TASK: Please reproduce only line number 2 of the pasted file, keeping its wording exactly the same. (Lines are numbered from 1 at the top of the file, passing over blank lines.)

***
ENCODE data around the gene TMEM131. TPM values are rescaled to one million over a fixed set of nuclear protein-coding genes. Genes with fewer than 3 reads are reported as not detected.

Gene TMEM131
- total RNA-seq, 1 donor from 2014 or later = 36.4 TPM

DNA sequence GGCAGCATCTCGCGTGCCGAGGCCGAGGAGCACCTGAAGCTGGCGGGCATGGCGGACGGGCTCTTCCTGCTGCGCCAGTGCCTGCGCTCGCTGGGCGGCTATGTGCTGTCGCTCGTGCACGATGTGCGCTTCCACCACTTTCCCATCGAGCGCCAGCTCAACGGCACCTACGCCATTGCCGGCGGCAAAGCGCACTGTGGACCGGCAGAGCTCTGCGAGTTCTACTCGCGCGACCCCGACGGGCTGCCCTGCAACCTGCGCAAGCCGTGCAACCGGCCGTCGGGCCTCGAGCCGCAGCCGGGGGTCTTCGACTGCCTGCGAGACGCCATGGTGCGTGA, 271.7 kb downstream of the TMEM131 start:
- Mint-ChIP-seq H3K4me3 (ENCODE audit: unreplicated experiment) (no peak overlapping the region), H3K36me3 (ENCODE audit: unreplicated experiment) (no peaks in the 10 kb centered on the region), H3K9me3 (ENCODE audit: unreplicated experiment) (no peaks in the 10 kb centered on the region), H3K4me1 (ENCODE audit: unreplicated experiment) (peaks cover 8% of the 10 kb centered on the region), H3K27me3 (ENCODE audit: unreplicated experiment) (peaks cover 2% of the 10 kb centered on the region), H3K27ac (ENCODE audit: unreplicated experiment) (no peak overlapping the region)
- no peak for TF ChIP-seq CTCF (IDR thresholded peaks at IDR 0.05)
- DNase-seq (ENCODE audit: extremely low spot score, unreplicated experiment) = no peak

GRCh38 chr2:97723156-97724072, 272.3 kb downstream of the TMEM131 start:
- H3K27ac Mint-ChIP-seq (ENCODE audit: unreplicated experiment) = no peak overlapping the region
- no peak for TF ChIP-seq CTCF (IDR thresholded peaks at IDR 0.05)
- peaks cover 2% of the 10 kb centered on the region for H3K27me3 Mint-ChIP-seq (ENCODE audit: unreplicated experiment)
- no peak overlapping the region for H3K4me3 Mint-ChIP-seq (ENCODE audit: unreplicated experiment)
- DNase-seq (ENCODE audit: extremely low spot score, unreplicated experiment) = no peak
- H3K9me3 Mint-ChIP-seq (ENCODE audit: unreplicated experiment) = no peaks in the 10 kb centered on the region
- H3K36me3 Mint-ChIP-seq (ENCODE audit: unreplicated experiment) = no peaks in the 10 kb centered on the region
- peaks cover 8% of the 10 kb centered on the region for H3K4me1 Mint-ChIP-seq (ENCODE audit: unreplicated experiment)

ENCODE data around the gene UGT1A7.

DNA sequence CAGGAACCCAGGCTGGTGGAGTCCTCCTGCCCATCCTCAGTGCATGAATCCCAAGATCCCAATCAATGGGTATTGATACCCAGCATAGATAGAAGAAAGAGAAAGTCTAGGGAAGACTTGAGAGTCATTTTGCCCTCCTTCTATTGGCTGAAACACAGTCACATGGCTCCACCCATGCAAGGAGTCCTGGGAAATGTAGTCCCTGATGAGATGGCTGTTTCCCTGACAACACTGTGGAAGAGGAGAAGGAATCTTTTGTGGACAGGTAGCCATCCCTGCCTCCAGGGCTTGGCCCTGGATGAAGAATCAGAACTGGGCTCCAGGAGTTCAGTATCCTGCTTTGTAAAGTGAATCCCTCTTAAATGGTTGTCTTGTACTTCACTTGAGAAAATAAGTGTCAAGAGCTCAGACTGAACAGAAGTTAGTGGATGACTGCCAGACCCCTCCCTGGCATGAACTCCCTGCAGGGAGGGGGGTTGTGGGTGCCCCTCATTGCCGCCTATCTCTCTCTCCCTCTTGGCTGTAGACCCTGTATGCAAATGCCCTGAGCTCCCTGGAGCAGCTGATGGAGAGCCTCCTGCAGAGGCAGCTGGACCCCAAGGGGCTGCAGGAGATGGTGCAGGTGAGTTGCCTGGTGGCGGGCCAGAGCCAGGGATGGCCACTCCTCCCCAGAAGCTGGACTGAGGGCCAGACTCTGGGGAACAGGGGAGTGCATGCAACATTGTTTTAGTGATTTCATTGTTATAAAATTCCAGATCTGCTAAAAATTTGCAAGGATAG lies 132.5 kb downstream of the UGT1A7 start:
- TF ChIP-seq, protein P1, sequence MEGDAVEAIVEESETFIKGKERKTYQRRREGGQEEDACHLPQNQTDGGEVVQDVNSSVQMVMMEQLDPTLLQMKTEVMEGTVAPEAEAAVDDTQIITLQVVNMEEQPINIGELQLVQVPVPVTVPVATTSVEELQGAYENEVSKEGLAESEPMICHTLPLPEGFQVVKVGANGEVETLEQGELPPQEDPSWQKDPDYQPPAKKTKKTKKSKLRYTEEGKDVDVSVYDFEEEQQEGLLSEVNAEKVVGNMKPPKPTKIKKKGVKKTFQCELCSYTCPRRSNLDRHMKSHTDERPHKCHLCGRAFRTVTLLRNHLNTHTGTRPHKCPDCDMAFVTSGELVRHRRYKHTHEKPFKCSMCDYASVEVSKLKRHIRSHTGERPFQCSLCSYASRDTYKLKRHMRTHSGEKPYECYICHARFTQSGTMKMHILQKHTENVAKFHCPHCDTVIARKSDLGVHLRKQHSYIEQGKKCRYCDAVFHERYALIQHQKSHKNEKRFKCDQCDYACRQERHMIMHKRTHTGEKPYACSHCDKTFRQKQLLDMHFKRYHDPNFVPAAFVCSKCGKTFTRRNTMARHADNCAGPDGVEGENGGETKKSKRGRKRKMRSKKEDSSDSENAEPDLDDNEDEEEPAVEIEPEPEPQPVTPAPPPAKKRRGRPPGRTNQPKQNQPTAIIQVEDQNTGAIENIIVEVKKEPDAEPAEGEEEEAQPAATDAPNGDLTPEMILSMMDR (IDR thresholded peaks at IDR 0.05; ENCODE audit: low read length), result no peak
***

Gene TMEM131